Mariano Rivera was the greatest regular-season reliever of all time and the greatest postseason reliever of all time. That's why he's a first-ballot Hall of Famer. Simple enough.
But Bill James' old line about Rickey Henderson -- "If you could split him in two, you'd have two Hall of Famers" -- got us wondering: If Mariano Rivera had never thrown a postseason pitch, would he still have been a first-ballot Hall of Famer? And, similarly, if he'd somehow never thrown a regular-season pitch, would he still have been a first-ballot Hall of Famer?
We think we can answer these questions, which -- considering this article made it to print -- are almost certainly going to be answered "yes."
1. If Mariano Rivera had never thrown a regular-season pitch, would he have been a Hall of Famer? Would he have been a first-ballot Hall of Famer?
Just get past the basic unreasonableness of the premise. You don't watch the whole movie saying, "But why would a radioactive spider bite give him spidey sense?" He never threw a regular-season pitch because he just didn't.
In which case, here's the guy's career: 141 innings. No pitcher has ever made the Hall of Fame throwing fewer innings, unless you count Stan Musial and George Sisler. But these are the instructions given to voters:
5. Voting: Voting shall be based upon the player's record, playing ability, integrity, sportsmanship, character, and contributions to the team(s) on which the player played.
His playing ability, integrity, sportsmanship and character are unaffected in this scenario. His record would obviously be limited but still something to behold:
That all fits under "record," but it's not exactly intuitive how much that translates to the final factor in the Hall of Fame instructions, "contribution to team." It's a contribution to a team, but how do we possibly put those 141 innings on a scale alongside Hank Aaron's 10,000 (regular-season) plate appearances, or on a scale alongside Bob Gibson's 4,000 regular-season innings and 81 postseason innings? We do it, friends, with championship win probability added (cWPA).
As published by The Baseball Gauge, cWPA takes the premise of win probability added but applies it across a season: Given the standings, or the stage of the postseason, and the situation of the game, how likely is a given play to affect a team's chances of winning the World Series? A bases-empty single on Opening Day is worth only a tiny bit of cWPA; a single that drives in David Justice and Sid Bream in Game 7 of the NLCS -- turning a ninth-inning deficit into a walk-off win -- is worth .340 cWPA, more than a third of a whole championship, because those 1992 Braves' chances of winning it all improved from roughly 1 in 6 before the hit to roughly 1 in 2 after it.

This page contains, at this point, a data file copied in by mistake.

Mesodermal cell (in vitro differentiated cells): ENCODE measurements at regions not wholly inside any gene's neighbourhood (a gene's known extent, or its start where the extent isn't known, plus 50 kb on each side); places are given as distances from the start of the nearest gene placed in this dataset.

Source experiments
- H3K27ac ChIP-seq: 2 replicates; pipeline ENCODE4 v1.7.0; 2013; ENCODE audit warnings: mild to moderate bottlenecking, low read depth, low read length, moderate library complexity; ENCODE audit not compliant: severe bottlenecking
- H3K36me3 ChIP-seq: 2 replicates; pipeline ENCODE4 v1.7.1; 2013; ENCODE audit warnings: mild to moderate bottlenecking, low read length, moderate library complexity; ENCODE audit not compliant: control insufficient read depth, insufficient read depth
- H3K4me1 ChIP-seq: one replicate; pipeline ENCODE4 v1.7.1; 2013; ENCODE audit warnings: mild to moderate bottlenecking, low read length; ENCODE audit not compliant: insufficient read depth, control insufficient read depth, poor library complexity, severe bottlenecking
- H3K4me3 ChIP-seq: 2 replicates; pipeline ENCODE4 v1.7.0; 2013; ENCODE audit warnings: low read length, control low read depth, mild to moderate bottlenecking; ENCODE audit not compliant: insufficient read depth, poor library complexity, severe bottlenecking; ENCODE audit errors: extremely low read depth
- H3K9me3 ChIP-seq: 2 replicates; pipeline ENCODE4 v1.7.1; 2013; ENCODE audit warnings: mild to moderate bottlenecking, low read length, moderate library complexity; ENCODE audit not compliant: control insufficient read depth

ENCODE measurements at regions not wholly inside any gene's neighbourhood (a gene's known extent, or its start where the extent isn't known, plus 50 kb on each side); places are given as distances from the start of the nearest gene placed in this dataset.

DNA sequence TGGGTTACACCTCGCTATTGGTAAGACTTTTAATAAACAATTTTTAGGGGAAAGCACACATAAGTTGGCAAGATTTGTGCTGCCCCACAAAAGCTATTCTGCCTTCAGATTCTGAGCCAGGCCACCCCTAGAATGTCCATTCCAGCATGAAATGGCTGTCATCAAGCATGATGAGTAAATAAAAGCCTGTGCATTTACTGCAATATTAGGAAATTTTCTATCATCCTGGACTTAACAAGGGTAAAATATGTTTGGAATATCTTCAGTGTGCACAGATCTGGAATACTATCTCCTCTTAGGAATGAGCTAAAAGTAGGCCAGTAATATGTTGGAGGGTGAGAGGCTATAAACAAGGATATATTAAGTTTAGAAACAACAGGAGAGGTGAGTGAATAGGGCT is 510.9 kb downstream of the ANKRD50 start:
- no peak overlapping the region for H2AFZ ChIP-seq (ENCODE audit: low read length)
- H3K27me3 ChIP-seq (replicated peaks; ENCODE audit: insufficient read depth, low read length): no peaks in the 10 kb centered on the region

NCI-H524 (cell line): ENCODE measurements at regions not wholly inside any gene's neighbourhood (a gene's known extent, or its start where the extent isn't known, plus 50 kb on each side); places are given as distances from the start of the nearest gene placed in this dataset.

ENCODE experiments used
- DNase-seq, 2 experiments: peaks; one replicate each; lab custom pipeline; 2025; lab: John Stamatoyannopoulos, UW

Rivera's championship win probability added, just in his postseason appearances, adds up to 1.792 -- meaning that if an average pitcher instead of Rivera had been New York's closer, the Yankees could have expected to have won two fewer World Series. That 1.792 is a record, unsurprisingly, well ahead of second-place Bumgarner's 1.230 cWPA in postseason play and third-place Rollie Fingers' 1.150 and fifth-place Babe Ruth's 0.905. Rivera's cWPA is higher than the combined cWPA of the pitchers with the second-, third-, fourth-, fifth- and sixth-most saves in postseason history. Double, in fact.
But Rivera, in this scenario, has no regular-season contribution, while everybody else would. So add in the regular season -- the thousands and thousands of plate appearances Hall of Famers racked up in their careers -- for everybody except Rivera, and Rivera's cWPA would still be among the all-time leaders:
1. Mickey Mantle, 3.099
2. Ruth, 2.887
3. Lou Gehrig, 2.217
4. Willie Mays, 1.916
5. Stan Musial, 1.814
6. Rivera, postseason only, 1.792
7. Duke Snider, 1.779
Now we're on the same scale: In terms of adding championships, relative to average players, Rivera's contribution to his team in the postseason alone is topped by only five players, all five of them among the dozen greatest players of all time. Assuming in this weird premise that voters don't hold it against Rivera for limiting his brilliance to the postseason, it's clear his contribution ranks among the very, very inner circle of major leaguers. Further, his place on the cWPA leaderboard isn't the result of a single start ( la Jack Morris) or a single play (like Hal Smith) but sustained greatness over 16 postseasons, 96 appearances and five World Series titles. He's in!